The decisive moment.Written by John Macpherson
Photographers are witnesses to………………..well to be perfectly honest I’m often not quite sure. Are you?
You might think you are recording ‘the truth’ but all you are recording is a moment, one single piece of the bigger picture. And sometimes that ‘moment’ might seem to be the reality of the situation, the one you take away and which defines that experience for you and for others, but which is in fact wildly inaccurate. So, I’ll let you into a secret…..the real decisive moment, the most important one, is the moment when you decide to leave a ‘situation’, or to stay and see what else happpens…that moment, more than any other, may decide what the true ‘reality’ of your experience will be, and the memory and images you take away from it.
I like people. And I like the stories people have to tell. My friend Tam is a great observer of life, and he tells very very good stories. Tam was traveling in Botswana once, with a young (well connected) Motswana lad he knew. Word arrived that a close relative, a local chief, had died and that Tam was invited to attend the funeral. So off they went in the sweltering heat, driving for hours through the bush. Arriving at a remote village, dusty, thirsty and tired they were met by a village elder, and words were spoken which Tam did not understand, but it was clear that he (Tam) was the subject of the conversation. Tam’s companion walked off towards some huts, and the elder led Tam by the hand through the village, towards some other huts. Outside one he stopped, motioned for Tam to stop, pulled back a door and peeped inside, satisfying himself that whatever was inside was ok, he ushered Tam in and motioned for him to sit, then left.
As Tam’s eyes adjusted to the gloom after the searing tropical sun outside, he saw that he was facing a raised platform on which lay the unmistakable shape of a body, covered with a white sheet. Tam was astonished. He was also very very thirsty. He sat and looked, and wondered, his head swimming,“Wow, this must be some form of celebration for the dead chief, and as a visitor I’m being honoured by being allowed into his presence“. The thought “Should I take a picture” fleetingly crossed his mind, but was dismissed as probably not a good idea. Thirty minutes passed, the thirst increased. Tam shuffled on the dirt floor. “Should I leave”? he wondered, “Would that be an insult?” he worried. Another thirty minutes crawled past, easily overtaken by several ants that were quickly working their way up the hut wall. The thirst was becoming unbearable and his head spinning, vision starting to play tricks on him….“the sheet is moving…naw can’t be” and he strained to determine what was going on. Suddenly, and to Tam’s astonishment, the sheet was thrown off and the figure stood up and stretched, then noticed Tam and bade him hello, and walked out of the hut!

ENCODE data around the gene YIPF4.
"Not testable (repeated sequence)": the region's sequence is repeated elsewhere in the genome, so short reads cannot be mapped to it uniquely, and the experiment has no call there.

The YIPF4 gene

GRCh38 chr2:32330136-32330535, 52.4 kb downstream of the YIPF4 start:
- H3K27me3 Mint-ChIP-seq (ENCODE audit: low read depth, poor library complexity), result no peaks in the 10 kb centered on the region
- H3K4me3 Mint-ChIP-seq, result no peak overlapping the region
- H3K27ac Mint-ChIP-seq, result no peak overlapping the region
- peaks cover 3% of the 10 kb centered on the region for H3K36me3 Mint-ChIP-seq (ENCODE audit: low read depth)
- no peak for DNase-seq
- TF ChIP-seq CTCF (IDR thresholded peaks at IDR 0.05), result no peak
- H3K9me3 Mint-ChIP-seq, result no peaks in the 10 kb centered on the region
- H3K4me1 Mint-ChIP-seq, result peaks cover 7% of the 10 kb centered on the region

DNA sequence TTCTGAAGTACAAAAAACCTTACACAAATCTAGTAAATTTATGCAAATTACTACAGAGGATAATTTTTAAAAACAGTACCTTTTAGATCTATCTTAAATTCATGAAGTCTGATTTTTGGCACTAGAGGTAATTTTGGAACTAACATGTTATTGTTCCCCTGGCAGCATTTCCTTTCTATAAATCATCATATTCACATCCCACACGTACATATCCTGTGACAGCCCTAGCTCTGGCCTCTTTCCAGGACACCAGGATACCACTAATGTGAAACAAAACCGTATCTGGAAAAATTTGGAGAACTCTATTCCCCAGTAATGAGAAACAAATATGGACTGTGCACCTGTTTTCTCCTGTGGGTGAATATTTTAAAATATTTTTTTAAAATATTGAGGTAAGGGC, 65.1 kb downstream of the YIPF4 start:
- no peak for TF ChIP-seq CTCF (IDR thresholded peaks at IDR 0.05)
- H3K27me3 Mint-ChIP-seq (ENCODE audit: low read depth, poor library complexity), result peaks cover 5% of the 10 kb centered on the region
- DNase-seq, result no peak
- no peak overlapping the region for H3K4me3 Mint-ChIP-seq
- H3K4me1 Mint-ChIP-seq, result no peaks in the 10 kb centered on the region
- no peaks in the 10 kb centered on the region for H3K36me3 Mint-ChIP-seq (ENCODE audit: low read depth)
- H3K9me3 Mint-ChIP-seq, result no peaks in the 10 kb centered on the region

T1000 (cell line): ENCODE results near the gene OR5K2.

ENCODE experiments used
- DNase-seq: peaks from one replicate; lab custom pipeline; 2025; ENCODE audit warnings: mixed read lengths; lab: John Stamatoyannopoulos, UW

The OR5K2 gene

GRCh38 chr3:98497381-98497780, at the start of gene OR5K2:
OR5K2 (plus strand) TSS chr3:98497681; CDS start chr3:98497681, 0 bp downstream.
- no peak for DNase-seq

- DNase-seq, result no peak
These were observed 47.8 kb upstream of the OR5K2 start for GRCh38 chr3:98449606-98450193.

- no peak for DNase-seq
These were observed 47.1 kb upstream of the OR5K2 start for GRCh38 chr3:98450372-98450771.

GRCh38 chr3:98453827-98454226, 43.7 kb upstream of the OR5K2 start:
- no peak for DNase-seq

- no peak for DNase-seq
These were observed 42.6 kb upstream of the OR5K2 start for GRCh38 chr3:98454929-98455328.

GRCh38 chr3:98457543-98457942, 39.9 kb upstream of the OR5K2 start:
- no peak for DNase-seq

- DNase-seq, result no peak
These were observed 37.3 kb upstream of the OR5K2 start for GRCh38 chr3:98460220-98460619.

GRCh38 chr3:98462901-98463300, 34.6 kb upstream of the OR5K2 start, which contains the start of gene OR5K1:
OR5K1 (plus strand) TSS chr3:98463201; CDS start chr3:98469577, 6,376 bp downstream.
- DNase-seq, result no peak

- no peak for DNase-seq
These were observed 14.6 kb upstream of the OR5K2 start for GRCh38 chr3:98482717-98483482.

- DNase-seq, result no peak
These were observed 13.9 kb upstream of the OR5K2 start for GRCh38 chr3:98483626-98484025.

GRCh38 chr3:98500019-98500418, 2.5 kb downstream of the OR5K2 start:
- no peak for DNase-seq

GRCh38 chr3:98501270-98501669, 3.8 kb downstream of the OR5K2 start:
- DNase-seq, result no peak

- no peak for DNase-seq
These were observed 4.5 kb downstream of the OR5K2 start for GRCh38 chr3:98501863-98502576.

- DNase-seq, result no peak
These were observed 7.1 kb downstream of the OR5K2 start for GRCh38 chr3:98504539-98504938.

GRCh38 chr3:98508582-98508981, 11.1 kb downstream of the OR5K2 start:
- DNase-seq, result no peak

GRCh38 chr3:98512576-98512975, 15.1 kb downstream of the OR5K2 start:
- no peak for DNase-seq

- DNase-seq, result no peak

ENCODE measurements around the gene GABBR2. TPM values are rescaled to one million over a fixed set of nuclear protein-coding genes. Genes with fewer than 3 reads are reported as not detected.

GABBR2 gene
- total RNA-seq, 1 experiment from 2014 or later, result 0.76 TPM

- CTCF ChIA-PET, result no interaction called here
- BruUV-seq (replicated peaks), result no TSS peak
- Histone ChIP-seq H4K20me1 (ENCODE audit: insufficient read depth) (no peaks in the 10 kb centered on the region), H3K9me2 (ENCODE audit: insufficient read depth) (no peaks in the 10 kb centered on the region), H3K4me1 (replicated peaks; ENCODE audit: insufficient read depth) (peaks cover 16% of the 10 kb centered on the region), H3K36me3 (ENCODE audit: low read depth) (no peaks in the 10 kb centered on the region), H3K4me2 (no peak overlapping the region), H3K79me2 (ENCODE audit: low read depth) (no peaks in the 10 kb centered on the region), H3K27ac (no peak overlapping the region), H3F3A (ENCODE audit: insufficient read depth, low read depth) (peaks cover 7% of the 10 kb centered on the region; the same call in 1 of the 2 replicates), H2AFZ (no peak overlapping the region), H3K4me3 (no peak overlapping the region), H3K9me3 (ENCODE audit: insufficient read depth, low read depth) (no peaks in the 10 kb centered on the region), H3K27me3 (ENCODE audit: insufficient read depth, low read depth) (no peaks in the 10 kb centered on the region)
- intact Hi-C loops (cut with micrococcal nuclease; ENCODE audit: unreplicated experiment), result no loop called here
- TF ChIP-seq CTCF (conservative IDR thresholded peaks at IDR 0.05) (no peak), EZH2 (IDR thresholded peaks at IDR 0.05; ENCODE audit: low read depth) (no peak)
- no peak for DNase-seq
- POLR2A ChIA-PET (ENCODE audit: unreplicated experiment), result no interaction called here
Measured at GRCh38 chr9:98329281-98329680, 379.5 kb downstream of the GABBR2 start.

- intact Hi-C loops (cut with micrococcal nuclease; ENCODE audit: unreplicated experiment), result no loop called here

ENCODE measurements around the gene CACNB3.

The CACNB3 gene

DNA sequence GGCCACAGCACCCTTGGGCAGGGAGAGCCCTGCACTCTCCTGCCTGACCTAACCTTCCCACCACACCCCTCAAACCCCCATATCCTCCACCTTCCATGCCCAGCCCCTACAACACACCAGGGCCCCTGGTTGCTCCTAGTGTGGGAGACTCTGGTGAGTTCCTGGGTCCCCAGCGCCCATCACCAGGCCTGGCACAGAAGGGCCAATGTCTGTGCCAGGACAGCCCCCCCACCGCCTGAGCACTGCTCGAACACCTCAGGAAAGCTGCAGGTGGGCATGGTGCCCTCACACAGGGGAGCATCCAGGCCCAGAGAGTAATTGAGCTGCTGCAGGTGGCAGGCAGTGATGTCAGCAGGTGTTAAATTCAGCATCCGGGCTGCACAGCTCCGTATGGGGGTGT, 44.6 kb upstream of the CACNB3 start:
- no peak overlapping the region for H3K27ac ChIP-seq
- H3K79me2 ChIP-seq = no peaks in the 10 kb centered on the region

Perplexed, Tam followed, and was instantly blinded by the fierce sun. Staggering around sightless and light-headed with thirst he was grabbed by his companion who laughed and joked that he’d wondered where Tam had got to. Turned out Tam had been put in a spare hut to cool down with another elder who was having a sleep under a mosquito net, and in the excitement of their arrival, he’d been forgotten about whilst everyone else had cool drinks!
As Tam recalls….“if I’d left the hut earlier I’d have come home with a cool story about a ‘dead chief under a shroud’ and being given this amazing honour…..but by staying there I’d realised the truth, that I was simply sitting in a shed with a bloke sleeping under a sheet! “